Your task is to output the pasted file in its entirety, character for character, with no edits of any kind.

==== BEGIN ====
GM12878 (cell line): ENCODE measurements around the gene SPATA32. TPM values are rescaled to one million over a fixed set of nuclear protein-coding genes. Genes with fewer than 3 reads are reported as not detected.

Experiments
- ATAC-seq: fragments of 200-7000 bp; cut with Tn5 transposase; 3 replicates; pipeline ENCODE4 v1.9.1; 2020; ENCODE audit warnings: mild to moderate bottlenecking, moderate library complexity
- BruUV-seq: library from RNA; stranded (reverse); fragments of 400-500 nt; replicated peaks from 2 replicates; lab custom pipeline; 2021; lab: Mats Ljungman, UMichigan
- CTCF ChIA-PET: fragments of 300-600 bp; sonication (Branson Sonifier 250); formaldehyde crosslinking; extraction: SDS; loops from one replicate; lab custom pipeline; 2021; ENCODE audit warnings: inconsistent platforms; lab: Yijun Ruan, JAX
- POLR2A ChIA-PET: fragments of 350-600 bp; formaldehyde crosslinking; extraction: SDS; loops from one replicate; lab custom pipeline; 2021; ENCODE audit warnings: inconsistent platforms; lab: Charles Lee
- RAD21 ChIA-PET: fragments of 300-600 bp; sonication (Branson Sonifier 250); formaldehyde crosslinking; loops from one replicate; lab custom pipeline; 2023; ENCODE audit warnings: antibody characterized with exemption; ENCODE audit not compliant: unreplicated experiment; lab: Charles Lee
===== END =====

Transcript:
GM12878 (cell line): ENCODE measurements around the gene SPATA32. TPM values are rescaled to one million over a fixed set of nuclear protein-coding genes. Genes with fewer than 3 reads are reported as not detected.

Experiments
- ATAC-seq: fragments of 200-7000 bp; cut with Tn5 transposase; 3 replicates; pipeline ENCODE4 v1.9.1; 2020; ENCODE audit warnings: mild to moderate bottlenecking, moderate library complexity
- BruUV-seq: library from RNA; stranded (reverse); fragments of 400-500 nt; replicated peaks from 2 replicates; lab custom pipeline; 2021; lab: Mats Ljungman, UMichigan
- CTCF ChIA-PET: fragments of 300-600 bp; sonication (Branson Sonifier 250); formaldehyde crosslinking; extraction: SDS; loops from one replicate; lab custom pipeline; 2021; ENCODE audit warnings: inconsistent platforms; lab: Yijun Ruan, JAX
- POLR2A ChIA-PET: fragments of 350-600 bp; formaldehyde crosslinking; extraction: SDS; loops from one replicate; lab custom pipeline; 2021; ENCODE audit warnings: inconsistent platforms; lab: Charles Lee
- RAD21 ChIA-PET: fragments of 300-600 bp; sonication (Branson Sonifier 250); formaldehyde crosslinking; loops from one replicate; lab custom pipeline; 2023; ENCODE audit warnings: antibody characterized with exemption; ENCODE audit not compliant: unreplicated experiment; lab: Charles Lee